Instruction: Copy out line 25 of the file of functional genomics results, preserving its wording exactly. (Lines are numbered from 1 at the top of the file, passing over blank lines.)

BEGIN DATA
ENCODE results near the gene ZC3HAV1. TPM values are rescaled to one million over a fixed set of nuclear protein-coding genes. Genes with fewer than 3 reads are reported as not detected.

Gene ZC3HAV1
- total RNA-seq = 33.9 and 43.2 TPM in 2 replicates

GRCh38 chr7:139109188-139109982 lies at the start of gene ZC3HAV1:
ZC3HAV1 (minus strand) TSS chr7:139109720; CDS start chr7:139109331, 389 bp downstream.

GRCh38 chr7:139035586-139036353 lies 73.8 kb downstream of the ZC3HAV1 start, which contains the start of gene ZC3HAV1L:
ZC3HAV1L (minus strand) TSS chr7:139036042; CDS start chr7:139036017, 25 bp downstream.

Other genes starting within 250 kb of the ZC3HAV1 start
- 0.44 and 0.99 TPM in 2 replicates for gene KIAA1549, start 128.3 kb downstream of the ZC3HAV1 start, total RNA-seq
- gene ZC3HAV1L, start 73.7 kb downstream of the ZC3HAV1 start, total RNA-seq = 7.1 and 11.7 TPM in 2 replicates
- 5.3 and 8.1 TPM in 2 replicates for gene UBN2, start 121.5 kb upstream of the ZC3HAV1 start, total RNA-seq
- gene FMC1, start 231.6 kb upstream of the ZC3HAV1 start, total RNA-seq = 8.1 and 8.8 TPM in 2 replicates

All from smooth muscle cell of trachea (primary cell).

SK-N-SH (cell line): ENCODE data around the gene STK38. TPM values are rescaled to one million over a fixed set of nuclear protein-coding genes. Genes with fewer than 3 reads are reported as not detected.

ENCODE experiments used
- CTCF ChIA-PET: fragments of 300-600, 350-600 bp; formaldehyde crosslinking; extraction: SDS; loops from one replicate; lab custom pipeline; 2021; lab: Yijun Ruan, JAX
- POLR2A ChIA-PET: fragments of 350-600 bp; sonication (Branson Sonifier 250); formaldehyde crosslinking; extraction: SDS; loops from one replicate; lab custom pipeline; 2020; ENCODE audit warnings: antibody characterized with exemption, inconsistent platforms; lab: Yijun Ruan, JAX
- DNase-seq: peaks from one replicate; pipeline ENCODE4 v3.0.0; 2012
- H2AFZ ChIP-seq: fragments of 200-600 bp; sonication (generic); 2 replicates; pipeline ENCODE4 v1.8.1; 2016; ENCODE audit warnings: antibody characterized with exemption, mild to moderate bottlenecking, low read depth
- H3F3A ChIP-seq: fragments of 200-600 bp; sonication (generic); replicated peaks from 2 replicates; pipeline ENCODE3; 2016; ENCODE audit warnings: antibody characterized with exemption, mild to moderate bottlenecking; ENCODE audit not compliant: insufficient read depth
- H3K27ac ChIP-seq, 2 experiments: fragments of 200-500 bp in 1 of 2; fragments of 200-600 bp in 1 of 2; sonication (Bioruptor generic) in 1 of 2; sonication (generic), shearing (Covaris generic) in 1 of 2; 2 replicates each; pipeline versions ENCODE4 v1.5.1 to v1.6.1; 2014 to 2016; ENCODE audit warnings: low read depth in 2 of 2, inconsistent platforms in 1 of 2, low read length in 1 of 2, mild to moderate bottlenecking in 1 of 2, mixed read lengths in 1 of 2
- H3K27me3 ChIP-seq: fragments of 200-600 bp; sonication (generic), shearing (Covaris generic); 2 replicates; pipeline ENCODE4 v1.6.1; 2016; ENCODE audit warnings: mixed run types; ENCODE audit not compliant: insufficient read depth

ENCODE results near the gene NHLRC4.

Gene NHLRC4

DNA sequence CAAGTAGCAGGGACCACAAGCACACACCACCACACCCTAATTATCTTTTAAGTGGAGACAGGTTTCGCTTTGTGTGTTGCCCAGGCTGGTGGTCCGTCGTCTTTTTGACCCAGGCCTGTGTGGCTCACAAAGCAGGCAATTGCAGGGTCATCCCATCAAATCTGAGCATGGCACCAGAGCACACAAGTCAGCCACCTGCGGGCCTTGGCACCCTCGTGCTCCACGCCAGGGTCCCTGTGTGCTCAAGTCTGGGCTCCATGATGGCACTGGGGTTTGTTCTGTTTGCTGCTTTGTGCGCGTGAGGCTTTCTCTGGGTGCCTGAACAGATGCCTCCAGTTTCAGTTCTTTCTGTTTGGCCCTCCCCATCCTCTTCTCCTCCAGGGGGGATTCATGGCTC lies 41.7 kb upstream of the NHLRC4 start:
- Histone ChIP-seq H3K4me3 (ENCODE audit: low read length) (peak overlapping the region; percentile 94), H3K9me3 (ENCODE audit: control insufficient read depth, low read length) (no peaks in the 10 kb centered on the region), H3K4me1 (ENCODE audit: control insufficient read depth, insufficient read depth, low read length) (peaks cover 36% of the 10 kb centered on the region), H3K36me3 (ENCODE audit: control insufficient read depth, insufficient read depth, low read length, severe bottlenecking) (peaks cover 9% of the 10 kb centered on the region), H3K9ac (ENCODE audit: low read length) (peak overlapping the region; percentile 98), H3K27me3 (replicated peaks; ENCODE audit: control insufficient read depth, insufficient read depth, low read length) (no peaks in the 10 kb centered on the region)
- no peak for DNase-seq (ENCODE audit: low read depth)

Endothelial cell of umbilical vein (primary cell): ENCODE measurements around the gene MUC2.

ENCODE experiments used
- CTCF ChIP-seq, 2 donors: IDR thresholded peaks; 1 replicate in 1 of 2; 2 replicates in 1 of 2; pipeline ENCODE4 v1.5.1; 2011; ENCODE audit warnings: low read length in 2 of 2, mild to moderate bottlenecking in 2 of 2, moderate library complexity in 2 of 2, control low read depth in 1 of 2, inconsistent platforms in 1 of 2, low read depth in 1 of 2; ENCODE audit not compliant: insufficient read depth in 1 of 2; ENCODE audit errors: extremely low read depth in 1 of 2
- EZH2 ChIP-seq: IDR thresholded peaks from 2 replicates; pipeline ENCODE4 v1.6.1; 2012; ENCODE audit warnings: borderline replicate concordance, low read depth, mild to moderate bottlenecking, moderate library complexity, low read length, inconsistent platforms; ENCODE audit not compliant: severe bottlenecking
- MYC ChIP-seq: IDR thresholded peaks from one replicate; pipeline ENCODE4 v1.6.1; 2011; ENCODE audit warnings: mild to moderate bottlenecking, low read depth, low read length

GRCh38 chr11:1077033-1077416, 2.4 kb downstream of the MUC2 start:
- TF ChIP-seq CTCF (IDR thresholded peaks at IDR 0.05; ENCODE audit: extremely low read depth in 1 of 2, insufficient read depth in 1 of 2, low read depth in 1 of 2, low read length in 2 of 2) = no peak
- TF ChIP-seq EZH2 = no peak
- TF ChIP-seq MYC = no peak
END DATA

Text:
DNA sequence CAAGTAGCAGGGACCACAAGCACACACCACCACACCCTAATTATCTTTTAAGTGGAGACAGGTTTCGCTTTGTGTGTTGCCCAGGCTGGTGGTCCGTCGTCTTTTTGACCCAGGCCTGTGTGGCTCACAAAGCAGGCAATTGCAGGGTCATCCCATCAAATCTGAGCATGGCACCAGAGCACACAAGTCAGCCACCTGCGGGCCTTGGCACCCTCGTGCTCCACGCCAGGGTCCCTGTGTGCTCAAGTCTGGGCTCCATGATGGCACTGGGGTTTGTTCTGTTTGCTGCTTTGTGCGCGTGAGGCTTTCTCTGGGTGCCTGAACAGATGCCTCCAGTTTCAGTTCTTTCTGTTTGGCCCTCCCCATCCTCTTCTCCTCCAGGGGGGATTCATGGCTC lies 41.7 kb upstream of the NHLRC4 start: